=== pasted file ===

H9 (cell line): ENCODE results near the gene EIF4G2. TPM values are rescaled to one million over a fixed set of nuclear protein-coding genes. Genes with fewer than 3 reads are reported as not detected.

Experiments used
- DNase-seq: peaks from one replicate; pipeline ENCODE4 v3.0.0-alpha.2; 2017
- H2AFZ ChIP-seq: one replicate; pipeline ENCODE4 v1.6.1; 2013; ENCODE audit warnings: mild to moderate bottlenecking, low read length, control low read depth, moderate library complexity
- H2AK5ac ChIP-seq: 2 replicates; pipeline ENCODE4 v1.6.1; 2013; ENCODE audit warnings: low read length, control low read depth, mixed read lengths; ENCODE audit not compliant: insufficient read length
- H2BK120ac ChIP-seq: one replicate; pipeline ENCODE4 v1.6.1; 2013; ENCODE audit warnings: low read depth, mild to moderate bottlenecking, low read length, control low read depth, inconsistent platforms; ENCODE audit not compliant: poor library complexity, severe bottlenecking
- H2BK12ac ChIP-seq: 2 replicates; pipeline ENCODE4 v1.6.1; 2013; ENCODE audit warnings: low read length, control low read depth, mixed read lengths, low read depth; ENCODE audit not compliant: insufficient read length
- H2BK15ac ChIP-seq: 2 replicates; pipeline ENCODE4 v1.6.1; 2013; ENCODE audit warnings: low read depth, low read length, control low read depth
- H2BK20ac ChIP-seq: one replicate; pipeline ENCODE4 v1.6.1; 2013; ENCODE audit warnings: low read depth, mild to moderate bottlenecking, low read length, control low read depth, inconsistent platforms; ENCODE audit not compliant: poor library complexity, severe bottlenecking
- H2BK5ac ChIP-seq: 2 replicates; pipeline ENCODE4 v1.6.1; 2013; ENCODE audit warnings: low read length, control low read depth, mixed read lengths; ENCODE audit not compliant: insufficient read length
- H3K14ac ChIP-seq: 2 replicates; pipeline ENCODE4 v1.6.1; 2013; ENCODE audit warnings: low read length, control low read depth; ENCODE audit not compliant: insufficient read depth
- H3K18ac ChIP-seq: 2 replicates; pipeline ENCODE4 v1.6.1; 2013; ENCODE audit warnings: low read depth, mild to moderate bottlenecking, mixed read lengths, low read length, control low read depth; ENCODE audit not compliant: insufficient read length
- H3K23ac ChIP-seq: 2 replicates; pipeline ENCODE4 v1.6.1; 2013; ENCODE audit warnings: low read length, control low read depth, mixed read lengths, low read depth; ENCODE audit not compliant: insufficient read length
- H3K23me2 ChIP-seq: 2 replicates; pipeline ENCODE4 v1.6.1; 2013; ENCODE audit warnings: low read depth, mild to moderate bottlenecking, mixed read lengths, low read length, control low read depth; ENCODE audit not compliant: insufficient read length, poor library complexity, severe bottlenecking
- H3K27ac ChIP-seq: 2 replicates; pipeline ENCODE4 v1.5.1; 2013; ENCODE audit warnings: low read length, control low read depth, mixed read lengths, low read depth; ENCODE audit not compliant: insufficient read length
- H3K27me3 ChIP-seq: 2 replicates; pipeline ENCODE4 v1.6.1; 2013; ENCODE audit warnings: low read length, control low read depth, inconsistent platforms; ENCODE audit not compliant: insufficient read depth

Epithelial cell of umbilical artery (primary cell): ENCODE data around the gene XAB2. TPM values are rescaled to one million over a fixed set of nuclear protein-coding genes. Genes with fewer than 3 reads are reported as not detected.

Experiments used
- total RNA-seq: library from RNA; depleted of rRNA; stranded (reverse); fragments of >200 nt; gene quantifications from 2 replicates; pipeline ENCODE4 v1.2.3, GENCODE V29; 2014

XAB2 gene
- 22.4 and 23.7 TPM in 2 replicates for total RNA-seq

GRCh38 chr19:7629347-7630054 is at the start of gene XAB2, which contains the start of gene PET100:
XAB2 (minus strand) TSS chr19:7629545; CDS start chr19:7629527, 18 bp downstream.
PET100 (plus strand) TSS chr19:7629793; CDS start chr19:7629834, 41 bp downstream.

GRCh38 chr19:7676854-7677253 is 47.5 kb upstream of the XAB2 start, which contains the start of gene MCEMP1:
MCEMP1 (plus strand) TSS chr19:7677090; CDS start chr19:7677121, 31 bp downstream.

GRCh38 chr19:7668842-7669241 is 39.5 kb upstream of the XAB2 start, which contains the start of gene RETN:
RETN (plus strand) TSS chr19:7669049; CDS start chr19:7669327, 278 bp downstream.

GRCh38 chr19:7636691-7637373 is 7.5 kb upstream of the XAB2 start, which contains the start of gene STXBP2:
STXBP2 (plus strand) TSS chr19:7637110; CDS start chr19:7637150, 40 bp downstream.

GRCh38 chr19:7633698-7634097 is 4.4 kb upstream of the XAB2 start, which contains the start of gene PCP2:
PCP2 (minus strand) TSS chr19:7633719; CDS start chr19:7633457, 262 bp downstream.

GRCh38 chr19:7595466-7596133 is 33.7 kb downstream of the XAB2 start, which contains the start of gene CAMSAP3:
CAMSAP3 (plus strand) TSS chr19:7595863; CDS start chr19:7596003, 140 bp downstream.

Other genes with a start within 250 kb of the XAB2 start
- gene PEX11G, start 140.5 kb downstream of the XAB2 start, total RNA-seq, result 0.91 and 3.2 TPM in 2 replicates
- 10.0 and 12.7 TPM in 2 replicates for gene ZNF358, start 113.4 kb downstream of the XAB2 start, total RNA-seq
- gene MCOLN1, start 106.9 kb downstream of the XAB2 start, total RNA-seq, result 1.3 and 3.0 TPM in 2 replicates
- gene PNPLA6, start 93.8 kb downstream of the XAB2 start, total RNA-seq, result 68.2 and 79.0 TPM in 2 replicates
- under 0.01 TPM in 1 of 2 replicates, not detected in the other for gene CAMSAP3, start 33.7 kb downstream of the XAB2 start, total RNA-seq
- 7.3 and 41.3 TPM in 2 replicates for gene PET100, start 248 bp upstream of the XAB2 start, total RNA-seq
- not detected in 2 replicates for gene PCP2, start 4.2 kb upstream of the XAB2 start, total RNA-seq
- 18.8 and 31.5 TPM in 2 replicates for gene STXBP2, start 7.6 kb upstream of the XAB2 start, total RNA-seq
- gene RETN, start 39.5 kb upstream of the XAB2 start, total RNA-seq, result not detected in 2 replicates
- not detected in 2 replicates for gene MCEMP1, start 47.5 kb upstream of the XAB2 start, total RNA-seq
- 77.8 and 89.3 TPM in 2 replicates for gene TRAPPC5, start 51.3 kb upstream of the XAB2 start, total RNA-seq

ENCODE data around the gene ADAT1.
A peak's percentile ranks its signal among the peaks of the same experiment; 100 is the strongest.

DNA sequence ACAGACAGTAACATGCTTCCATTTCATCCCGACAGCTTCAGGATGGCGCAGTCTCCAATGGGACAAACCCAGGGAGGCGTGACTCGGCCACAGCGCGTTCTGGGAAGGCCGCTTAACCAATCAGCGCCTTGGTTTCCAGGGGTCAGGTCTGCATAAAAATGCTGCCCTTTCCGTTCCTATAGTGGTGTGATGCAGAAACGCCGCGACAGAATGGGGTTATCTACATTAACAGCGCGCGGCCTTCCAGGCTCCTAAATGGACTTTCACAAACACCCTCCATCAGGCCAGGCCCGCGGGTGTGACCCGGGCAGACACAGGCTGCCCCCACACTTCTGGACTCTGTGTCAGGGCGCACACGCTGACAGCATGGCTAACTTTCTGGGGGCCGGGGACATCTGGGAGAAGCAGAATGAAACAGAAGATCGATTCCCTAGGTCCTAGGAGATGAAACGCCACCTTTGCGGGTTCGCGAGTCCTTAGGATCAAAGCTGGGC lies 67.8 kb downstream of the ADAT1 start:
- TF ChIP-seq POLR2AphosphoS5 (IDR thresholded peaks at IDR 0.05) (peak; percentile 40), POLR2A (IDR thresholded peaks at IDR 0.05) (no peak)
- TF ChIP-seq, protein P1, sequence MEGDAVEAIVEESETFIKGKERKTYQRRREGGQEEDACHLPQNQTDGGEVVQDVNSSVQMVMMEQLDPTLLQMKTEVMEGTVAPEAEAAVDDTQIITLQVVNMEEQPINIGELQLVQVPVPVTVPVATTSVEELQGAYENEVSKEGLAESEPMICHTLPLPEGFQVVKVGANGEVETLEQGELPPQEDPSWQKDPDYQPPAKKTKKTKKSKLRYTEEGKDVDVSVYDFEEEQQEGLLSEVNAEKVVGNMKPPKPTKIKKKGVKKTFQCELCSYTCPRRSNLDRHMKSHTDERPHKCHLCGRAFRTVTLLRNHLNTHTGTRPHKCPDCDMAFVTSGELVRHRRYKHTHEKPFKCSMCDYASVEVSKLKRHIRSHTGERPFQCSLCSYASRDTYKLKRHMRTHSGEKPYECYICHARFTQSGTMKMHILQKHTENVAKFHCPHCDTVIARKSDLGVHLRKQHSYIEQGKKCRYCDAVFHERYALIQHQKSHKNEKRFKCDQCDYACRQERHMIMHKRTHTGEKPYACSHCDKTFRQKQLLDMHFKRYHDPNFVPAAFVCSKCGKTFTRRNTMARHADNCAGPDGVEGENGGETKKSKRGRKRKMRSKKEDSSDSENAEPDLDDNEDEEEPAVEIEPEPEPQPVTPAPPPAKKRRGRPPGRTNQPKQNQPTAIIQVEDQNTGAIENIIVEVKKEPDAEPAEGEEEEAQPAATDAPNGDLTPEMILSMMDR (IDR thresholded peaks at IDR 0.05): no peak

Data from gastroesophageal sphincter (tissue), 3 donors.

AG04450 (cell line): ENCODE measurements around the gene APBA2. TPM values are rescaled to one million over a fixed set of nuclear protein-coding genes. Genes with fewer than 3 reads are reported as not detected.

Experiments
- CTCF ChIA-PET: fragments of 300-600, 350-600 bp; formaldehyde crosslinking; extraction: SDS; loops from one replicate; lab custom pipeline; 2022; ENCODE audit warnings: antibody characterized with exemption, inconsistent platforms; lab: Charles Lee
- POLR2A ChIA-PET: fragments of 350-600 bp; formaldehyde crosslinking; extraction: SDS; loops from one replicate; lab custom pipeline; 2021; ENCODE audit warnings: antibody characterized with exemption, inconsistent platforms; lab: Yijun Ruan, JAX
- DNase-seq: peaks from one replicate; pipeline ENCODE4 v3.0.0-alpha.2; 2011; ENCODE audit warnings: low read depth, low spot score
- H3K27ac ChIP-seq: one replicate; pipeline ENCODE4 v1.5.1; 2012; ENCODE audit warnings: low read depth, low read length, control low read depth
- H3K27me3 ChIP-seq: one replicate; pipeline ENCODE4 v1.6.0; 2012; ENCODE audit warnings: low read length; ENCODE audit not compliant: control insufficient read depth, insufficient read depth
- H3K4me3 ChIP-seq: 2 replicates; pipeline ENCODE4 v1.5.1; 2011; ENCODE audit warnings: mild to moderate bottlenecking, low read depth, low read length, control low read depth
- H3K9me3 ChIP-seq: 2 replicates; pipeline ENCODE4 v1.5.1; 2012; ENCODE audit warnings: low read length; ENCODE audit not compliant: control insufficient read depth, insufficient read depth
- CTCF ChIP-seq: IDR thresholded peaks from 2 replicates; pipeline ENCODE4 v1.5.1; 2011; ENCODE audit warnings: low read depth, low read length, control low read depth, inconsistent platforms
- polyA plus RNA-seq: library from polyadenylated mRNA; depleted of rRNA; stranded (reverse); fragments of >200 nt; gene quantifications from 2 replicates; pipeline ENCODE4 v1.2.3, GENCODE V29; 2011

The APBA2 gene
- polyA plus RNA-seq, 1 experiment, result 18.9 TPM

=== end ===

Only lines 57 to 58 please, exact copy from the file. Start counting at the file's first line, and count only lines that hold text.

- DNase-seq: peaks from one replicate; pipeline ENCODE4 v3.0.0-alpha.2; 2011; ENCODE audit warnings: low read depth, low spot score
- H3K27ac ChIP-seq: one replicate; pipeline ENCODE4 v1.5.1; 2012; ENCODE audit warnings: low read depth, low read length, control low read depth